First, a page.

Raw, noun: 13. unrefined sugar, oil, etc.
Bundt Cake Saturday!
Morning: foggy, cool
Music: Gershwin's "Rhapsody in Blue"
The fog rolled in last night after several unbelievably hot Indian summer days. I have a feeling it'll burn off in a few hours, but in the meantime it's still a cool foggy late August morning, and the heater's whirring, and the world is just waking up.
Today's bundt features a combo of two of my most favorite things: coffee and chocolate. This recipe is my virgin attempt from Matt's Bundt Cake Bliss cookbook (whoohoo, Matt), and I'm really excited about it. So brew up a strong pot, settle in with some breakfast, and get ready for a delicious
DEVIL'S FOOD ESPRESSO BUNDT CAKE
Yes, that's right. Big thick gooey gloppy Devil's Food, combined with actual espresso and a good pour of freshly-brewed coffee. This shit is going to be out of control.
I'm actually a little concerned because I've had the cake in the oven for nearly 45 minutes now and the batter, pre-baking, was the thickest I've ever seen. As in, nearly impossible to stir, or to pour into the bundt pan. So we'll see if this action works. We may need to try a Round 2. All signs are pointing to OK right now, but we'll give it a few more minutes in the oven and then check it out.
And good luck finding that espresso powder. There are a few versions available online, but I had to check at 3 different grocers before finally discovering some at the great little gourmet cooking shop (specializing in all things Italian) around the corner. Whew. You don't want to use ground espresso; you want the actual powder itself, as the granules are finer.
1 box (18-ounce) devil's food cake mix
1 small box instant chocolate pudding mix
1/2 cup strongly brewed coffee
1/2 cup vegetable oil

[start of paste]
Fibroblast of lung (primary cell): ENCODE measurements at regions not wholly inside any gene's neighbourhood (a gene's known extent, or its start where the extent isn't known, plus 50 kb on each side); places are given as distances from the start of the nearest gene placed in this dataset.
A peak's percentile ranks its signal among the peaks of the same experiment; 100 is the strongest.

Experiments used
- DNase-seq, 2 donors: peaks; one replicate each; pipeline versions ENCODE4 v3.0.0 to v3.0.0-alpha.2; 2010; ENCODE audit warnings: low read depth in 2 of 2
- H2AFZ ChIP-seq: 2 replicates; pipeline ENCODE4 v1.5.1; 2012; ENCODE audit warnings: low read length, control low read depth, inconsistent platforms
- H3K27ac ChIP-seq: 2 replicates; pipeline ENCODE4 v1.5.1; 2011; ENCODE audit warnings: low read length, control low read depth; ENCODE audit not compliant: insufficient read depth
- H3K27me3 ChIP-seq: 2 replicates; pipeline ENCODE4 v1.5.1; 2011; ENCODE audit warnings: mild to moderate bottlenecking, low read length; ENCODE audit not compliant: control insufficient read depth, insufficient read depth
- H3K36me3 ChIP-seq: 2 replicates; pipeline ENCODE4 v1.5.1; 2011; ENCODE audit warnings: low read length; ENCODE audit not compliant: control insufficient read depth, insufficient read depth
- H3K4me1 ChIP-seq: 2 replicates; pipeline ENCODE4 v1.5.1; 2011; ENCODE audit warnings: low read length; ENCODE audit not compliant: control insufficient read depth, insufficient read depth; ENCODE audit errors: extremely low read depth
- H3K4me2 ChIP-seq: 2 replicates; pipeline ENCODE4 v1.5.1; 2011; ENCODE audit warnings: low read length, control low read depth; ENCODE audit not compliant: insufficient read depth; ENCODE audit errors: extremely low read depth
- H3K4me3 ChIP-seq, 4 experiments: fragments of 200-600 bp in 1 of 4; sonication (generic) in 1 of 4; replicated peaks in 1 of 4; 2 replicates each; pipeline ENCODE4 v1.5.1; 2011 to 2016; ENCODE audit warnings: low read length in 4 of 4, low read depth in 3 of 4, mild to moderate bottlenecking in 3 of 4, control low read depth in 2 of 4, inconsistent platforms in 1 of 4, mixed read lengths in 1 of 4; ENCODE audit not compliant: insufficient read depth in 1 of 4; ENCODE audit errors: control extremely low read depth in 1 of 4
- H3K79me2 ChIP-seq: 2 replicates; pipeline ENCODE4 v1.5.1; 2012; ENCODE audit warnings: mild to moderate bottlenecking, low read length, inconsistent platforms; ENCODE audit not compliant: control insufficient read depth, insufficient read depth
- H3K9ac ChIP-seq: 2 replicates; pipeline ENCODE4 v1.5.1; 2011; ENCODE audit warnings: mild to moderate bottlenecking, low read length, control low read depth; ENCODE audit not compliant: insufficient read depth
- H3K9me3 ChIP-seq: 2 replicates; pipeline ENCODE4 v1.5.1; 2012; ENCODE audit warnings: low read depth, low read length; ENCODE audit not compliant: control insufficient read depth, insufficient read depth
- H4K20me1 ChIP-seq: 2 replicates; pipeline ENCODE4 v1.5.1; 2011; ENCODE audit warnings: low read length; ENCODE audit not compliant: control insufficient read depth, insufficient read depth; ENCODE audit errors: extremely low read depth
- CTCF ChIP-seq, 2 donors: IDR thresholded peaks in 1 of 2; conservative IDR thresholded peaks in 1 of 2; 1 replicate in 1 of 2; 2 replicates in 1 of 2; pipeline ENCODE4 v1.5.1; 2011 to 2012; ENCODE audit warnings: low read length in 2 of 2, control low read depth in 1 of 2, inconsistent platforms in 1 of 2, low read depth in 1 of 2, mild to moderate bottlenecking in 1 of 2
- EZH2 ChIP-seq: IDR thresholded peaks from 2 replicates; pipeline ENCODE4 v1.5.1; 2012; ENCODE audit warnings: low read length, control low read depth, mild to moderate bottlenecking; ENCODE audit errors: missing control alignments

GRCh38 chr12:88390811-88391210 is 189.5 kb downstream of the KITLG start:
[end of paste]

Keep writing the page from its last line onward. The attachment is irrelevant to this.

1 cup plain yogurt or sour cream (I used sour cream)
1/4 cup cocoa powder
2 teaspoons instant espresso powder
Preheat oven to 350 degrees. Prepare a 12-cup Bundt pan using butter and flour and set aside. Place the cake mix and the pudding mix in a bowl and mix for 30 seconds. Add the remaining ingredients and mix well. Pour the batter into the pan. Bake for 50 to 60 minutes or until a toothpick comes out clean. Let cake cool in the pan for 10 minutes, then turn out onto a wire rack to cool completely.
The recipe in this book recommends a homemade espresso glaze, but, being liberal in all things, but especially the use of frosting, I'm going to go ahead with a chocolate buttercream frosting instead.
Thought I'd add 2 teaspoons of instant espresso powder and a few tablespoons of brewed coffee to flavor the icing. We'll see if it works. (Experiment, my friends!)
UPDATE: Ok, I've actually got the cake out of the bundt now and cooling on the wire rack, and it's looking fine. I think my fears about the gloopyness were unfounded. There was a great whoosh of espresso-scented air when I took it out of the pan. Whew. And the kitchen is smelling like a big chocolatey-coffee swirl. Delish.
Now, onto that frosting.
I only added 1 T of coffee and the 2 t of espresso powder, to keep the frosting thick. I frosted that puppy and sprinkled a few handfuls of dark chocolate-covered espresso beans to finish. It's cute! And you'll get a nice buzz from eating it, too.
Dessert and stimulants in one. Sweet.